say this post pains me would be an understatement. More than any other technology, Evernote is part of me, having evolved from habit to instinct over several years and nearly seven thousand notes. Every day ideas flit through my head, ideas for essays, for characters, for jokes. Just now I catch a glimpse of one, without thinking I am talking into my phone like a Star Trek Communicator, telling myself that maybe I should title this post Leaky Sync. Maybe not. Because I use it so often, I am unusually familiar with the service’s warts. Evernote’s applications are glitchy to the extreme; they often feel as if they’re held together by the engineering equivalent of duct tape. Browser extensions crash, text cursors leap haphazardly across the screen — my copy of Evernote’s image editor Skitch silently failed to sync for months because I hadn’t updated to the new version. Most issues are benign enough, but the apps are so laden with quirks that I’ve long held a deep- seated fear that perhaps some of my data has not been saved, that through a syncing error, an accidental overwrite — some of these ideas have been forgotten. As of last month, I am all but sure of it. I’ve been learning how to write songs. It’s terrifying because I stink, so I trick myself, diddling around without actually intending to record anything. With any luck I reach a fugue state, vaguely listening for my fingers to do something interesting; sometimes instinct steers me toward the green elephant’s ‘record’ button and I play for a while. And so I find myself on December 5, when a meandering session results in an 18 minute Evernote audio recording on my iPhone labeled “not bad halfway through” — high praise, for me. Some of the chord changes are sheer luck, no idea what I did but they sounded good the first time. I decide to give it another listen with more discerning ears, self-loathing eagerly waiting in the wings. And — nothing. Zero seconds out of zero seconds. It’s a blank file. Alarmed, I tap record again, make another note. It won’t play, either. Another. This one works. One more. Zero out of zero. I check the Wifi signal (fine). I let the phone sit for a while to sync, just in case. I head to the web app, which — thankfully — shows the note intact, with its attachment as an 8.7 megabyte .m4a file. I try to open it in iTunes — it shrugs. Quicktime spits an error. Time to bust out the big guns. VLC. Subscribe Subscribe:: you@smartperson.com Sign up Follow Follow 28.7K followers Follow Home About Contact Video
  50. PRODUCTS BUSINESS MARKET BLOGS Go Premium Sign In Sign Up

    LATEST PRODUCT UPDATES TIPS + GUIDES COMMUNITY PARTNERS OUR NOTES The Evernote Blog On Software Quality and Building a Better Evernote in 2014 Our Notes | 04 Jan 2014 | By Phil Libin Tweet Tweet 1,035 476 Like Like 519 I got the wrong sort of birthday present yesterday: a sincerely-written post by Jason Kincaid lamenting a perceived decline in the quality of Evernote software over the past few months. I could quibble with the specifics, but reading Jason’s article was a painful and frustrating experience because, in the big picture, he’s right. We’re going to fix this. The past couple of years have been an amazing time for Evernote. We’ve grown massively as a company, a community and a product. And we’re still growing quickly. However, there comes a time in a booming startup’s life when it’s important to pause for a bit and look in rather than up. When it’s more important to improve existing features than to add new ones. More important to make our existing users happier than to just add more new users. More important to focus on our direction than on our speed. This is just common sense, but startups breathe growth and intentionally slowing down to focus on details and quality doesn’t come naturally to many of us. Despite this, the best product companies in the world have figured out how to make constant quality improvements part of their essential DNA. Apple and Google and Amazon and Facebook and Twitter and Tesla know how to do this. So will we. This is our central theme for 2014: constant improvement of the core promise of Evernote. This isn’t something we just decided yesterday. We kicked off a company-wide effort to improve quality a couple of months ago. The precipitating factor was the frustrating roll-out of our iOS 7 version. We gained many new users, but rushing to completely rebuild the app for the new platform resulted in stability problems that disproportionally hit longer-term customers, including ourselves. Since all Evernote employees are power users by definition, no one is more motivated to make Evernote better just for the sake of our own productivity and sanity. I’ve never seen people happier to just fix bugs. Quality improvements are the sort of thing that you ought to show, not just talk about, so we hadn’t planned on discussing this theme until closer to the end of 2014. However, Jason’s article hit too close to home to leave unremarked, so I decided to be up front about what we’ve done in the past few months and what we’re going to do in the next few. Staffing Today, there are 164 engineers and designers working at Evernote. About 150 of them are currently assigned to our core software products. The total number will increase quite a bit in 2014, but the proportion will stay the same: over 90% of our resources will go towards improving our core experiences. Past Two Months: Stability Starting last November, our first priority was to drastically improve the stability and performance of our main apps, especially for long-term users with many notes. We’ve made significant progress, New to Evernote? Get started Connect with us Sign up for news and updates RSS Feeds Email Listen to our latest podcast Our Other Blogs Global Evernote Blogs Tech Blog Français Deutsch Italiano  ೠҴয Português (Brasil) Русский Español Español (LatAm)    Türkçe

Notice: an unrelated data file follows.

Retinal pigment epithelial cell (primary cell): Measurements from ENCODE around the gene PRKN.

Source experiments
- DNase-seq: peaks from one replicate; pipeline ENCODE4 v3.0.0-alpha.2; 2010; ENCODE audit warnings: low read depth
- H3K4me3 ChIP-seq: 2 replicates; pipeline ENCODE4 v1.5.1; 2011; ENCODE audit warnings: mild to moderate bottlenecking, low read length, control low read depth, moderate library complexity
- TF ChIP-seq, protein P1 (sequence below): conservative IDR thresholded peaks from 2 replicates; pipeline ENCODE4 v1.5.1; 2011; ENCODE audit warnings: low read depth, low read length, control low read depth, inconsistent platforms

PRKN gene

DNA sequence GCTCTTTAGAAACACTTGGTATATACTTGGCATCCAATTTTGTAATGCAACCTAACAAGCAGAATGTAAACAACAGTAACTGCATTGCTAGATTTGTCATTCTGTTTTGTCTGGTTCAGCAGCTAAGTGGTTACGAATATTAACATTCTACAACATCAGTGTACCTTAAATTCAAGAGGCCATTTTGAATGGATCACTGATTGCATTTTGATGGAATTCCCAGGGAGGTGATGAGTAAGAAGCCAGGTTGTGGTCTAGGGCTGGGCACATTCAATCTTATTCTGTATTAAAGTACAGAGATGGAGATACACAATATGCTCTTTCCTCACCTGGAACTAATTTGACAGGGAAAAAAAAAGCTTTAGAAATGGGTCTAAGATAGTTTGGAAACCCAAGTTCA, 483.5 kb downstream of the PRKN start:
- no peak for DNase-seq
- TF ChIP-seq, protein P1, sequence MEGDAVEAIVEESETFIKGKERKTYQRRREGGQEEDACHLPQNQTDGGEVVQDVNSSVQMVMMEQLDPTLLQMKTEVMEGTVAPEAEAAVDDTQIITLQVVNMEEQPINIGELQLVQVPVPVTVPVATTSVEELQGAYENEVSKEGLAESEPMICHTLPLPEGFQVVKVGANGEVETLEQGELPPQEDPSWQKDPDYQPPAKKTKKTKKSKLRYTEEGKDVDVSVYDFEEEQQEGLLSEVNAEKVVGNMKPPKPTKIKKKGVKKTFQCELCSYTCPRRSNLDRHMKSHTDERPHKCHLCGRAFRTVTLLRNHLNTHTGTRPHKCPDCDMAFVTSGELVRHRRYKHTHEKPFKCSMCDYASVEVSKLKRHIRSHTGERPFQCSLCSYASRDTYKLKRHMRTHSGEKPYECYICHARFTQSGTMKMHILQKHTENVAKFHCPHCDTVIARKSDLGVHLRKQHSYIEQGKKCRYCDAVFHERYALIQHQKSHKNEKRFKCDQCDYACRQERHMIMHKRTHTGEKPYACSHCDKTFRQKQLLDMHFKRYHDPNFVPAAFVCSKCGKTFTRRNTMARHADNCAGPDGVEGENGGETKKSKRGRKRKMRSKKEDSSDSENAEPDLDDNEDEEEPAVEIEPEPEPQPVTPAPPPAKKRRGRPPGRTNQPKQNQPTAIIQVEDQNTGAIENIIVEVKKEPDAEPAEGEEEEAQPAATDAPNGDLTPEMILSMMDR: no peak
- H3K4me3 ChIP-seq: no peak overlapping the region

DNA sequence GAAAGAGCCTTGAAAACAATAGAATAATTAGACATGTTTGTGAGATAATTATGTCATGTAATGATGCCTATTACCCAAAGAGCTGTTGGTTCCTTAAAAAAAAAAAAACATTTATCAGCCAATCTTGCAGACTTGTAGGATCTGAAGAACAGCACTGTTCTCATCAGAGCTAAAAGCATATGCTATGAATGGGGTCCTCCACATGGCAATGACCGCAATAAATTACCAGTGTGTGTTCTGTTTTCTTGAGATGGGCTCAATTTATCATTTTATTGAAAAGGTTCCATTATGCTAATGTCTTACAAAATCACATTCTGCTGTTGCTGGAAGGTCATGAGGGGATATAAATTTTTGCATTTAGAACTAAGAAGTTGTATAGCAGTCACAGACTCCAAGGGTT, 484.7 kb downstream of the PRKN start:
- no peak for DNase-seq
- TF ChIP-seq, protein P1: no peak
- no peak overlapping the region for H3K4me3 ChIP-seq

51. Sloppy UI It's all about intellectual honesty, not trolling. Talk

    to us: @sloppyui or sloppyui@gmail.com Brought to you by Hull.io Archive Submit Gee, thanks, Windows. Why is this in the programs list if it’s already gone? GitHub for Windows: when you discard a changeset, the undo bar obscures the bottommost entry (and you can’t see it by scrolling). Unfollow Unfollow Dashboard Dashboard
  52. None
  53. O or GTFO

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  56. — Jeff Bezos “If you never want to be criticized,

    for goodness’s sake don’t do anything new.”
  57. Be brutal.

  58. Be brutal. I won’t mind.

  59. Thanks for being awesome.

  60. @mb mttb.me mb@matthewbischoff.com